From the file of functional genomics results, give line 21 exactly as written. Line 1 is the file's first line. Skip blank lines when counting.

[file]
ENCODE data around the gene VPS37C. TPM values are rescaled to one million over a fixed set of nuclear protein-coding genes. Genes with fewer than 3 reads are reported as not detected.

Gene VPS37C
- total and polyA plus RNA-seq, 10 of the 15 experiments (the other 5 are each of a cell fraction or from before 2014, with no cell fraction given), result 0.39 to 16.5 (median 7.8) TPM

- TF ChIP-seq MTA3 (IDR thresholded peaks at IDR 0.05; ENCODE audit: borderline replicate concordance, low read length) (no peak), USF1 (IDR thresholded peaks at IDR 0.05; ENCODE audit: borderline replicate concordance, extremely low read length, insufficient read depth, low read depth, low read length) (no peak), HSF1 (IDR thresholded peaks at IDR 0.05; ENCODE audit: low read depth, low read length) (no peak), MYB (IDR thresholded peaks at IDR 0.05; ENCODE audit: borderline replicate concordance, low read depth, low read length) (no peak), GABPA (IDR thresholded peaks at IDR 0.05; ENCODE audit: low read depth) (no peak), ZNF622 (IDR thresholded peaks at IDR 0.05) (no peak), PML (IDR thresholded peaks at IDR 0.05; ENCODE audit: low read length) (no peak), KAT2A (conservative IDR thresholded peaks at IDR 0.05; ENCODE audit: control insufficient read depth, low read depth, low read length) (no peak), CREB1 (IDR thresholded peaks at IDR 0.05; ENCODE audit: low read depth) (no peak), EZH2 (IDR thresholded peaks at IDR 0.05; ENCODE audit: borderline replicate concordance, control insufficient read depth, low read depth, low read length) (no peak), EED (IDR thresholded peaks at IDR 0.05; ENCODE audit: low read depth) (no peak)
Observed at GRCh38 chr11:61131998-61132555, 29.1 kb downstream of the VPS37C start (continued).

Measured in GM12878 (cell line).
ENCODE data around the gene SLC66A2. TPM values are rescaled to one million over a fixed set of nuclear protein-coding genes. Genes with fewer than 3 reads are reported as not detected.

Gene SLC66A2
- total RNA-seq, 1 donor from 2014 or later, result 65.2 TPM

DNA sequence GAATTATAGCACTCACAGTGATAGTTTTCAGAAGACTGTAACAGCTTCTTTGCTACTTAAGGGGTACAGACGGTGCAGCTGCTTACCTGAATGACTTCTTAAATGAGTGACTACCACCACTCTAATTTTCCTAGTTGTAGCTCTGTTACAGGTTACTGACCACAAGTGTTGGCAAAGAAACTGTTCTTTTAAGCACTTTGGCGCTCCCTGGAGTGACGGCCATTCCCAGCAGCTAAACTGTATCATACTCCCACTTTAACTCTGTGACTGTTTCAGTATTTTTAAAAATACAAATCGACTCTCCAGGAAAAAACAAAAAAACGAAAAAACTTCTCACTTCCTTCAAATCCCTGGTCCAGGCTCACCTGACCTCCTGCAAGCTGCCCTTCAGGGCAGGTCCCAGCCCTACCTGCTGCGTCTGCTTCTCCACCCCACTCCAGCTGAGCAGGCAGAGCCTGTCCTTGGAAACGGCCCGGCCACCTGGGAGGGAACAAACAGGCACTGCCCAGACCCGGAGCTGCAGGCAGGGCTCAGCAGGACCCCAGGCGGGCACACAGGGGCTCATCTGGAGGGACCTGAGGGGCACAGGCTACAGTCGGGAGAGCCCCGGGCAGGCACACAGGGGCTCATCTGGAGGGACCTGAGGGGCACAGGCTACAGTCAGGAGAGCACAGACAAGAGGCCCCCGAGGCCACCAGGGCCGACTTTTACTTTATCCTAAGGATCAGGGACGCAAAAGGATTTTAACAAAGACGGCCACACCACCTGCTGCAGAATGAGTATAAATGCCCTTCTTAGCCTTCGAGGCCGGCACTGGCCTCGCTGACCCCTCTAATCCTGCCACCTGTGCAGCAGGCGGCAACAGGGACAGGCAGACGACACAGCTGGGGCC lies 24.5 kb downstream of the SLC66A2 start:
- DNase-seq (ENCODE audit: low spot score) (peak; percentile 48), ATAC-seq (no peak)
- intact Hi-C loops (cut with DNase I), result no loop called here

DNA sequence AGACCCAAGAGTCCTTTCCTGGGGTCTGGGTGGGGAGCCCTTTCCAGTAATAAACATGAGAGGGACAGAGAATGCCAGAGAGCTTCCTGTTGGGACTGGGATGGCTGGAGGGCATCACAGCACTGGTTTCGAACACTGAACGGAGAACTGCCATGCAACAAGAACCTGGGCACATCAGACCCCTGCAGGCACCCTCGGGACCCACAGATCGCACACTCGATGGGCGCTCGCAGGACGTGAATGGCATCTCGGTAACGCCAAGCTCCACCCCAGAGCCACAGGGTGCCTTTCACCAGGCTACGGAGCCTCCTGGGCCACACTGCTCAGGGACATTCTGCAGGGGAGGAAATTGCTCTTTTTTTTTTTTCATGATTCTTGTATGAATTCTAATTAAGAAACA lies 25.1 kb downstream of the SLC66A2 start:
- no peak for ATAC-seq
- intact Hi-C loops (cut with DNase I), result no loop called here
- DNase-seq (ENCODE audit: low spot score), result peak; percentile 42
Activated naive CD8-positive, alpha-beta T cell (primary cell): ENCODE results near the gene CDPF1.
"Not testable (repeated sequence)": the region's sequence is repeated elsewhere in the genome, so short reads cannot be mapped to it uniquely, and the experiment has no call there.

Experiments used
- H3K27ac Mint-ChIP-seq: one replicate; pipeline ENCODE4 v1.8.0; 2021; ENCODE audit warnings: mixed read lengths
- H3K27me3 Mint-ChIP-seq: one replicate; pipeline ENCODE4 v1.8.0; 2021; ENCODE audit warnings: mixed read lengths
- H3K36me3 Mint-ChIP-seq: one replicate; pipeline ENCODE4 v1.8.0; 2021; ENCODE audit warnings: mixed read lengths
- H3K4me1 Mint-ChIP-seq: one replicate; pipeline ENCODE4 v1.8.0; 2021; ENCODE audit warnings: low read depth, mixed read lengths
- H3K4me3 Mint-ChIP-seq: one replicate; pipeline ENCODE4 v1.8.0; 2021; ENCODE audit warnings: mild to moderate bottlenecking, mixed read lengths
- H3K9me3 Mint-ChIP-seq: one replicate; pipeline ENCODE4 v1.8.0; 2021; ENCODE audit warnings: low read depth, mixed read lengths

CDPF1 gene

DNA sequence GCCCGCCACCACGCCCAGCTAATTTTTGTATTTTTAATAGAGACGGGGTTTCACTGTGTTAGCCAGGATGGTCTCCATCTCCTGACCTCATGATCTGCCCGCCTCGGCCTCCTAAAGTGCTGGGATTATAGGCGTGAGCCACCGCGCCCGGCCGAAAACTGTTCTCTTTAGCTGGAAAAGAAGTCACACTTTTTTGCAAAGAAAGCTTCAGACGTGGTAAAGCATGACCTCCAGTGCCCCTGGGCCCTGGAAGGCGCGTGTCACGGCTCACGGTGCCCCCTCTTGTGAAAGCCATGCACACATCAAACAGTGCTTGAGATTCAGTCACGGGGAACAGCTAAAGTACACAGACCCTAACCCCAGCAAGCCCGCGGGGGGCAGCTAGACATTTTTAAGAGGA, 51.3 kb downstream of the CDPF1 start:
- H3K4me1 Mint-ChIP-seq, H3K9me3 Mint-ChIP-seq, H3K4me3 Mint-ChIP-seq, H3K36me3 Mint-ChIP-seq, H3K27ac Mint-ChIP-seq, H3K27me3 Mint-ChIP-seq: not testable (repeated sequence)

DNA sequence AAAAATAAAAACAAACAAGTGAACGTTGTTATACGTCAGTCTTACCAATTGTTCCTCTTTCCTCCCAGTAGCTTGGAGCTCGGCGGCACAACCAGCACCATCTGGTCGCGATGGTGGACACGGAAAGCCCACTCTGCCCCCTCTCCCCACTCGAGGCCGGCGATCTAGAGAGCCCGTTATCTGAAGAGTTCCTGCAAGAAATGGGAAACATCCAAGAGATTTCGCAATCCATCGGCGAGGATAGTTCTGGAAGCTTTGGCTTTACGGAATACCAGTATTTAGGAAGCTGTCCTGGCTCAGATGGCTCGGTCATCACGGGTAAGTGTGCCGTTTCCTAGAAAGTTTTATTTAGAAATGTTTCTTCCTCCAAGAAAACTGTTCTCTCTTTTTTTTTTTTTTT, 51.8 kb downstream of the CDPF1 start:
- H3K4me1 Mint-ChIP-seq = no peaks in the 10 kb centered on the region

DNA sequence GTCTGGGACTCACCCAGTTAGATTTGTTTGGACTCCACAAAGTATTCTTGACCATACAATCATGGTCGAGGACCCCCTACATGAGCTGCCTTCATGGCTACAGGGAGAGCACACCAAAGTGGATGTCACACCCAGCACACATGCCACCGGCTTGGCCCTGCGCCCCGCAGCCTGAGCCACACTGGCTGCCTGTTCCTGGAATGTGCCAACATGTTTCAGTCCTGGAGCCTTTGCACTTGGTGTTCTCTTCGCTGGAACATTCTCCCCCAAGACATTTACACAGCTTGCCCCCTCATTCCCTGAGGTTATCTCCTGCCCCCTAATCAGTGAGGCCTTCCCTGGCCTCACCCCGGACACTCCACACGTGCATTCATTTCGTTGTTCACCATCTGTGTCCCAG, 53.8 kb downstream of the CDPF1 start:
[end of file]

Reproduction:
- H3K27me3 Mint-ChIP-seq: one replicate; pipeline ENCODE4 v1.8.0; 2021; ENCODE audit warnings: mixed read lengths